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RICKY FANTÉ Rewind ****


Just when you think that R& and soul music have gone to the posing, primping, pimping doggz, along comes Ricky Fanté, a D.C. native who is the non-hyperbolic reincarnation of Otis Redding and Sam Cooke. You may have heard the single, “It Ain’t Easy,” and thought it was just alright, but when you hear Fanté work out his gravelly, expressive pipes on the tender “I Let You Go” or the Stax-y “He Don’t Love You,” you’ll think he’s the next best thing since barbecue sauce. (Virgin)


NRBQ Dummy ****


The goofball kings of American music have sublime melodies, rockin’ rhythms and flawless lyrics oozing from every orifice, and their umpteenth album is positively slathered in all three. “Dummy” merges Peter Gunn-ish theme music with ’50s rock ’n’ soul; “Hey Punkin Head” does ’60s rock à la ’80s new-wave; “What You Mean to Me” is another of the Q’s peerless love songs—simply stated, tenderly rendered. If you don’t yet know NRBQ, whatcha waitin’ for, dummy? (NRBQ.com)


THE DWARVES The Dwarves Must Die ****


The world’s most dangerously perverse band tops itself again with this slab of vulgar, punker-than-punk (although somewhat industrial and metallic in nature) tunes that again assert their superiority to all bands who would challenge them. Brownie points for the Zappa-meets-Ramones tune “Salt Lake City” in which singer Blag Dahlia blurts, “I’m not pure and I’m not pretty and I’m not going to Salt Lake City.” (Sympathy for the Record Industry)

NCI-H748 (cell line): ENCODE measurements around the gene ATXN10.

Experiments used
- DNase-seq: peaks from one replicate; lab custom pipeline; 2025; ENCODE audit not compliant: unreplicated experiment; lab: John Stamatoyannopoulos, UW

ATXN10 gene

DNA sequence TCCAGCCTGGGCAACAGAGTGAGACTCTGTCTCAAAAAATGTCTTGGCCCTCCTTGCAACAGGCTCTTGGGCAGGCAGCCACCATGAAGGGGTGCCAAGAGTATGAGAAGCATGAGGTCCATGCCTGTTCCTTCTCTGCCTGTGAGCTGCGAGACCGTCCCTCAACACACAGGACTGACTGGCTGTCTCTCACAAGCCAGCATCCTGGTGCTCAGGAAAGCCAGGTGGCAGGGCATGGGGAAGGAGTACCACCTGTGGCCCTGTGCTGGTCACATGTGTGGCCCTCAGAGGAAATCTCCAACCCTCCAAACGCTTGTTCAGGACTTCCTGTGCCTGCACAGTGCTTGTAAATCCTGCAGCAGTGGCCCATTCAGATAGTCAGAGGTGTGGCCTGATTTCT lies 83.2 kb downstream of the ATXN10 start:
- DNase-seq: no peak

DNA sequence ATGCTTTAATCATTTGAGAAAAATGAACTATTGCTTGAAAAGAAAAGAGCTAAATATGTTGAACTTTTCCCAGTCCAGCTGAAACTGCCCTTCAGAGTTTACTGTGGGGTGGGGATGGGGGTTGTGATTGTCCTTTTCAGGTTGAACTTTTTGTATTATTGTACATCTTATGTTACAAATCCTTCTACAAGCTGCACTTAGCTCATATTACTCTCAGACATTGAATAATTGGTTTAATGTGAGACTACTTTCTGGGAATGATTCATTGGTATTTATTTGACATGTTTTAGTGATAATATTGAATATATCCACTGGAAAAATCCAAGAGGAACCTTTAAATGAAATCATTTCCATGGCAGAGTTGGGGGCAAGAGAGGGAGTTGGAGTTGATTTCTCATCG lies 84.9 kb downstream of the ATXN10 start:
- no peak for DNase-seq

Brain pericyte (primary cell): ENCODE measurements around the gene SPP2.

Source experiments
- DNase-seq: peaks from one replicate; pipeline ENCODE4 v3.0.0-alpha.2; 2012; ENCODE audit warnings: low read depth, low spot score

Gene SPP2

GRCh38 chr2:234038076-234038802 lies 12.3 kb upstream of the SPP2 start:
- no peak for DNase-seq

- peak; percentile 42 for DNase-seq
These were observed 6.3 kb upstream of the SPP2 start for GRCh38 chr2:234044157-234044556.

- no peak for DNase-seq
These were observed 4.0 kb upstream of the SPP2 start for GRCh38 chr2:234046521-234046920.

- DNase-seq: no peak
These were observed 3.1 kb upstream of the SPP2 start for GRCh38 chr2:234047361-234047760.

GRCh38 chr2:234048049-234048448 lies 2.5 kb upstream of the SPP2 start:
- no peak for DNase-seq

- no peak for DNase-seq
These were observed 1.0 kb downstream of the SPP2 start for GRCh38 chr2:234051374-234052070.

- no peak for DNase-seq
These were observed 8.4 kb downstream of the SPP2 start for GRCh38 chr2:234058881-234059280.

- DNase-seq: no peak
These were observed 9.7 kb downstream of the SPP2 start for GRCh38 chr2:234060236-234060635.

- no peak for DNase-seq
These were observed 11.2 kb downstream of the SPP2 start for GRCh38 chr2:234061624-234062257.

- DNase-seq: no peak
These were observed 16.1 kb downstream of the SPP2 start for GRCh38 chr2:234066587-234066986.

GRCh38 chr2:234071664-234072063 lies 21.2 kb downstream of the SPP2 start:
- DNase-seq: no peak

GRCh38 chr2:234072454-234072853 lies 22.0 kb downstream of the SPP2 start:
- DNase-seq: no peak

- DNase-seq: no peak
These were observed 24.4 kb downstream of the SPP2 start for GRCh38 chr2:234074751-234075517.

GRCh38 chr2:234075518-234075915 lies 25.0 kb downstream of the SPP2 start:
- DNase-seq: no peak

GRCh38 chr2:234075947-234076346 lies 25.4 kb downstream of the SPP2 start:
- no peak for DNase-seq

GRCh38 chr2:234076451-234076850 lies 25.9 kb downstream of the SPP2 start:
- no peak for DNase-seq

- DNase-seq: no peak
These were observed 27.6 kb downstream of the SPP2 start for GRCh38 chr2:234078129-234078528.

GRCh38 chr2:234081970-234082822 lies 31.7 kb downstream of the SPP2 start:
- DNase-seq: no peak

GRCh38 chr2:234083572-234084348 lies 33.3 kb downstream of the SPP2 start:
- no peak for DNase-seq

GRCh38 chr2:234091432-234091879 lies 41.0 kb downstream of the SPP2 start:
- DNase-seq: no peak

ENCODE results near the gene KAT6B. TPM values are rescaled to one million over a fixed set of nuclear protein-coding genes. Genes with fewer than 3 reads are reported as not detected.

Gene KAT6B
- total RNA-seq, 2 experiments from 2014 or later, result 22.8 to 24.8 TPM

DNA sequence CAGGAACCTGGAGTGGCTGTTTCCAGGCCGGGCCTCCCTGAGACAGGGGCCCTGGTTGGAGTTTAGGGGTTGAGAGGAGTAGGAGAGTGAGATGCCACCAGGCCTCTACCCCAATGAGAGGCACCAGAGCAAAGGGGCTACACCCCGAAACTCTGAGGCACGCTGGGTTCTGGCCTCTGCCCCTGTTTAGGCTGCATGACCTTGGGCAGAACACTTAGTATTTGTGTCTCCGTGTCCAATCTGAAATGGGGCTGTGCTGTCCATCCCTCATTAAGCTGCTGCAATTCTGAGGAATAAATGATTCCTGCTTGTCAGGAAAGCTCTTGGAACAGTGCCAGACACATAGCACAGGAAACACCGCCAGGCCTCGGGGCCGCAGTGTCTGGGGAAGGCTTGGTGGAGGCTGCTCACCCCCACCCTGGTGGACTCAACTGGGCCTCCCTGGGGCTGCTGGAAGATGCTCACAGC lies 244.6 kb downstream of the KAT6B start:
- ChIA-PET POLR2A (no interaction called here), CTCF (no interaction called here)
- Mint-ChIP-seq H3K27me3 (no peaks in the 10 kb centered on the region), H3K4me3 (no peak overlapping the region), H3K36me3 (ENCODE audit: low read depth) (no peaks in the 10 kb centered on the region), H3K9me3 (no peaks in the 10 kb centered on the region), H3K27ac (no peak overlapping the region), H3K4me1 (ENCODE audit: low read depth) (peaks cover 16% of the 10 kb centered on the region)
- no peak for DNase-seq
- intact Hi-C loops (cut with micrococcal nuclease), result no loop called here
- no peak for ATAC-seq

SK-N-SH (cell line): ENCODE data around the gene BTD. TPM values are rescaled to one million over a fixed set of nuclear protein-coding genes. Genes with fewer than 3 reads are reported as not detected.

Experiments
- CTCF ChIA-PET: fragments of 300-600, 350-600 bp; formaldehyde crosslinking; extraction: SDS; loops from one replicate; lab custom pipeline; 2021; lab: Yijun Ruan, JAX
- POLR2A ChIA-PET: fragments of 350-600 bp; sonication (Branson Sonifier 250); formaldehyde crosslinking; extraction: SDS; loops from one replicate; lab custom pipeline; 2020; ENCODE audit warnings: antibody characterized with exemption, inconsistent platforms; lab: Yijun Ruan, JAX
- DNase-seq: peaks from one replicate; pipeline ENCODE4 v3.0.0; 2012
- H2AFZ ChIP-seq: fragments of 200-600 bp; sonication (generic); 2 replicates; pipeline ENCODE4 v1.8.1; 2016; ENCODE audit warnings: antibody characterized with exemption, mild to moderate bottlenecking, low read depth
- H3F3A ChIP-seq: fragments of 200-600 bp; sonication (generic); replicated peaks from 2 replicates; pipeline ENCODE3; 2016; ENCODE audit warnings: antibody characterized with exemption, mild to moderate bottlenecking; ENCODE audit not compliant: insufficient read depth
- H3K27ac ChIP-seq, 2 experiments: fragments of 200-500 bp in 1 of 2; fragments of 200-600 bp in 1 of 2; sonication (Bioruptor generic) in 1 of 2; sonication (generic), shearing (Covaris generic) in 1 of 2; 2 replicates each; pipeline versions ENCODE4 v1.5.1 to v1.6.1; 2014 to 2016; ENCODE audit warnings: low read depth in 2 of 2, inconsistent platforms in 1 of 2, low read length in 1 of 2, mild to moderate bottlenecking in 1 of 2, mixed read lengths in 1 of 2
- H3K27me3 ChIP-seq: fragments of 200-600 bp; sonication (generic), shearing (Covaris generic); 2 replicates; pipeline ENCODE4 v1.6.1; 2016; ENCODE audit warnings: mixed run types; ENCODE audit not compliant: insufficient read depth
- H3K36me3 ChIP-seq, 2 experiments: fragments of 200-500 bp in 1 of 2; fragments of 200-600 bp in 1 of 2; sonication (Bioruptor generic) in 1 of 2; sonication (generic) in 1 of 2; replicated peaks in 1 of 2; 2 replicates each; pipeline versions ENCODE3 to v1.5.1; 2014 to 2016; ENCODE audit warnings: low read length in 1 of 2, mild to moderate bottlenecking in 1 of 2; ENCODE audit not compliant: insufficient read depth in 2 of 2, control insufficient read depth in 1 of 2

DAN BERN My Country II ***


Never one to mince words or take shit, singer-songwriter Dan Bern skewers the Bush Administration in eight songs ranging from protests (“Bush Must Be Defeated”) to mobilization anthems for the undecided/apathetic (the reggae-tinged title track, on which he sings “It’s my country, too, sometimes I gotta remind myself”). He’s an old dog up to old tricks, but he still does them with gusto. (Messenger Records)


JOHN BUTLER TRIO What You Want **.5


Australian grassroots champ John Butler is a be-dreaded multi-instrumentalist with terrifying talent—at least as far as playing goes. When working out on slide guitar or banjo, Butler is a dervish leaving jaws agape and ears twitching like a horny mutt. But the songs are weak, overproduced—they aim for Ben Harper but hit O.A.R. But if chops are what you want, you’ll be happy (see Live, p. 57). (Lava)

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